There are two levels of desired outcome to consider:
- What is the ultimate result we desire for ourselves?
- Will the decision we make also impact others and, if so, how?
More than the immediate result is at stake; some decisions have collateral or long-lasting effects that should not be ignored.
Without pausing to consider the short and/or long-term effects of a pending decision, our default human mode is to react based upon emotions in the moment. Feelings may stimulate a perceived immediate need to respond, but do not serve as useful guides for effective decision-making. We’ve all seen and heard stories of what happens when emotions rule the moment.
When you are ready to make a decision to act, reflecting on the desired outcome can be achieved by asking yourself a few key questions. This approach helps me put emotion in the back seat and the logical brain in the driver’s seat. You might hold this brief conversation with yourself:
- Is this the right time to make a decision and act?
- What emotions am I feeling right now that might cloud my judgment?
- How have I reacted in similar situations in the past? And how did what I decided work out?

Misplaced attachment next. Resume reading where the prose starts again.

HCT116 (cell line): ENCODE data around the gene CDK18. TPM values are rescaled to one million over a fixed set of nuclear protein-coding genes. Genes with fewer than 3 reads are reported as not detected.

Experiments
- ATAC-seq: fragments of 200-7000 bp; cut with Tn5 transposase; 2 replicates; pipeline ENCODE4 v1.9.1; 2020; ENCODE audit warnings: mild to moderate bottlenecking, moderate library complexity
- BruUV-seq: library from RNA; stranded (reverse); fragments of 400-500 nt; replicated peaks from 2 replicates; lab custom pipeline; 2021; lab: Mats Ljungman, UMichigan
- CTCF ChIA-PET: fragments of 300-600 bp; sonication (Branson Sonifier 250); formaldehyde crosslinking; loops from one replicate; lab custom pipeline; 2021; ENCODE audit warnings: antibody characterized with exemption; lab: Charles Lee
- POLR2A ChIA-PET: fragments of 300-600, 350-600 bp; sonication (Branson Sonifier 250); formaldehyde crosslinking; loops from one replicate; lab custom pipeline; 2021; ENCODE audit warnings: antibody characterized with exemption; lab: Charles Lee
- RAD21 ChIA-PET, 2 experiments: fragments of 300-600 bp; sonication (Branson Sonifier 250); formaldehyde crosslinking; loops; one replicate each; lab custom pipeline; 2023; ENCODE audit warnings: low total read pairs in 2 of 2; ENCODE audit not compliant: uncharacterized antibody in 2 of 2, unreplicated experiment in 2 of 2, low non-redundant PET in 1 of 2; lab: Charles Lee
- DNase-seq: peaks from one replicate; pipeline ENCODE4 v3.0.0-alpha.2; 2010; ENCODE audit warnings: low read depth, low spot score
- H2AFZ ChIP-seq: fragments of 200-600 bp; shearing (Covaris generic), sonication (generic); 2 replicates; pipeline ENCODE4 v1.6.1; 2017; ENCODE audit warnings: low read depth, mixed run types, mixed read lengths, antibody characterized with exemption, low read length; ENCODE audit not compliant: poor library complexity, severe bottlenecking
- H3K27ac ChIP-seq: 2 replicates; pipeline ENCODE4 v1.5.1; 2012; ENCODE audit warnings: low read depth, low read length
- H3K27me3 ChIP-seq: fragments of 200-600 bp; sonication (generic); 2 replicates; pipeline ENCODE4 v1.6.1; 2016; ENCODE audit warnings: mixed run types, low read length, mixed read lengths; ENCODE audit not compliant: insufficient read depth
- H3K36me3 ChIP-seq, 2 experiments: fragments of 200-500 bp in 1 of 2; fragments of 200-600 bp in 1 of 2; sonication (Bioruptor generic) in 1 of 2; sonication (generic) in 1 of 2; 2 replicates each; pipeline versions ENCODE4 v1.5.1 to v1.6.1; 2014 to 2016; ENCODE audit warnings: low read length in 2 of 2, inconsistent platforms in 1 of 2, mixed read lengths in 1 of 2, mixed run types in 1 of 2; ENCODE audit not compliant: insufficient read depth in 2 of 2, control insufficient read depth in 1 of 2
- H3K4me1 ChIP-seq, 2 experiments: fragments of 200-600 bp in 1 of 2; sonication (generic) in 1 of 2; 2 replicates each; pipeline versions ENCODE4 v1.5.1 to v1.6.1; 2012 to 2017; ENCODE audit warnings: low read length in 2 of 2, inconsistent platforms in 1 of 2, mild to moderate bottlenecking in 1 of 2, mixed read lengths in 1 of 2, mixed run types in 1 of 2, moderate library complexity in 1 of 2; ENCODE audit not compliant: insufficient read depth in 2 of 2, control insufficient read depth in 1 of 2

- There’s a popular saying, which some attribute to Albert Einstein: “The definition of insanity is doing the same thing over and over and expecting different results.”
- If I’m into new territory here, do I have enough information to make a proper decision?
- Is my desired outcome compatible with my personal values and aligned with organizational guiding principles (when applicable)?
Personal decisions have the potential to affect health, safety, longevity and happiness. Organizational decisions can create or destroy value — and careers along with it. The weight of the decision is directly proportionate to the importance of the desired outcome.
Of all the decisions we face, those that involve or affect people are the most significant, with hiring decisions at the top of the list. So being crystal clear about the desired outcome will sharpen our ability to maximize the moment and influence what follows.